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Swords, Cutting and Military History

Philosophy, purpose and meaning in test cutting

Philosophy, purpose and meaning in test cutting

photo by Matthew

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Why do tameshigiri / test cutting?  I’ve heard many reasons given:

  • “For fun”
  • “It’s a challenge”
  • “To get more in touch with fighters of old”
  • “To learn how to really use a sword”
  • “To improve my technique in an associated art”

Depending on the practitioner and their teacher, presuming proper safety etiquette is followed, any and all of these reasons are quite legitimate.  As any test-cutting participant can tell you, cutting can be quite a lot of fun.  Certainly it’s challenging, as a student progress from making single cuts to executing complicated cutting patterns.  There is a sense of history invoked any time a person picks up and uses an antique weapon.  Without doubt, swords were designed to cut, so being able to cut well is a part of being able to use a blade;  moving from practicing solo kata to actual cutting teaches a student ranging (ma’ai), applied footwork, and the body mechanics of cutting.  Finally, many practitioners take the lessons they learn in test cutting and use them to alter and adapt the way the practice their sword techniques in sparring or in kata practice.

While individually all these reasons for test cutting are legitimate, both Eastern and Western martial arts experts tend to agree that tameshigiri is, at heart, best used as a training extension of a combat art.   From their points of view, simply focusing on cutting through a target, using immense wind-ups and wild follow-throughs which — in a real combat situation — would leave the participant wide open to counter-attack, is counter-productive.  To use North American metaphors, one can practice hitting a baseball in a batting cage, or practice golf swings at a golf range, but these are not the games of baseball or golf.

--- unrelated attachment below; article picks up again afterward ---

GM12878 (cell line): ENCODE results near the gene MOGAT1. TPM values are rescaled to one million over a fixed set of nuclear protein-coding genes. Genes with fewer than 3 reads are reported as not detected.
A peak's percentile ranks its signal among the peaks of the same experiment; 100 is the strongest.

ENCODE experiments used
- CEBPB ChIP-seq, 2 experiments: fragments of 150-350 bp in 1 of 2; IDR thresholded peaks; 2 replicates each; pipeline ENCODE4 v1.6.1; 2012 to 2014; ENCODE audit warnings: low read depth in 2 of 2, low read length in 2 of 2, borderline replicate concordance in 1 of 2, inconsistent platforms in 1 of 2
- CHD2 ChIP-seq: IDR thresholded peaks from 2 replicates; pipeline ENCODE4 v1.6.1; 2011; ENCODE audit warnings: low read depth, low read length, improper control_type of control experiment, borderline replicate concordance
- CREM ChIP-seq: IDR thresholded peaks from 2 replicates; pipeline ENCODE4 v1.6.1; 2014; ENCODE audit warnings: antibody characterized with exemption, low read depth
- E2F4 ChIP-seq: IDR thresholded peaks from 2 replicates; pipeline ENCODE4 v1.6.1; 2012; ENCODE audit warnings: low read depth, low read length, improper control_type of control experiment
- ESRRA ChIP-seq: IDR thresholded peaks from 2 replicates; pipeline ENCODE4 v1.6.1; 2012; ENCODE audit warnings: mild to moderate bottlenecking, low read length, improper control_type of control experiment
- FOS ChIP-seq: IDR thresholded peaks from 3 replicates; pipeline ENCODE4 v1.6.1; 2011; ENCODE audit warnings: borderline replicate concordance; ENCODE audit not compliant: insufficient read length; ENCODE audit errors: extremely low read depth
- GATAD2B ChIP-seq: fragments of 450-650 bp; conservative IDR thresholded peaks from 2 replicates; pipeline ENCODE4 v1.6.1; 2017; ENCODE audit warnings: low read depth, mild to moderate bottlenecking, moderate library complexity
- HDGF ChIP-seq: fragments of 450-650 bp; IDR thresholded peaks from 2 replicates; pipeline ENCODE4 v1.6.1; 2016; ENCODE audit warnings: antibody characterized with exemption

This is not a new realization:  Nakayama Hakudō (1872-1958), one of the founders of modern Kendo , said:

Tameshigiri is something that should be done after many long years of iai training, once one has reached a certain level of licensed proficiency [允許 – traditionally, this is the level of license typically required for a student to open their own dojo.] Tameshigiri allows one to adapt the iai kata to real cutting practice. In other words, iai should be the core, and the application of the kata in tameshigiri should be secondary. However, today many people totally ignore the preservation of correct sword methodology and technique and merely cut things. As a result, tameshigiri has unfortunately come to be thought of as an independent practice.1

The same thought, applied to sparring and other activities in the Western Martial Arts, is implied in this short piece from the Schola Gladiatoria:



Indeed, there are some schools  in the Eastern martial arts, which — being “Do” or “Ways” of philosophy and living rather than simply combat forms (Jutsu) — believe that the practice of tameshigiri can be harmful to a student.  As commented on by Yukiyoshi Takamura, founder of Takamura-ha Shindō Yōshin Kai: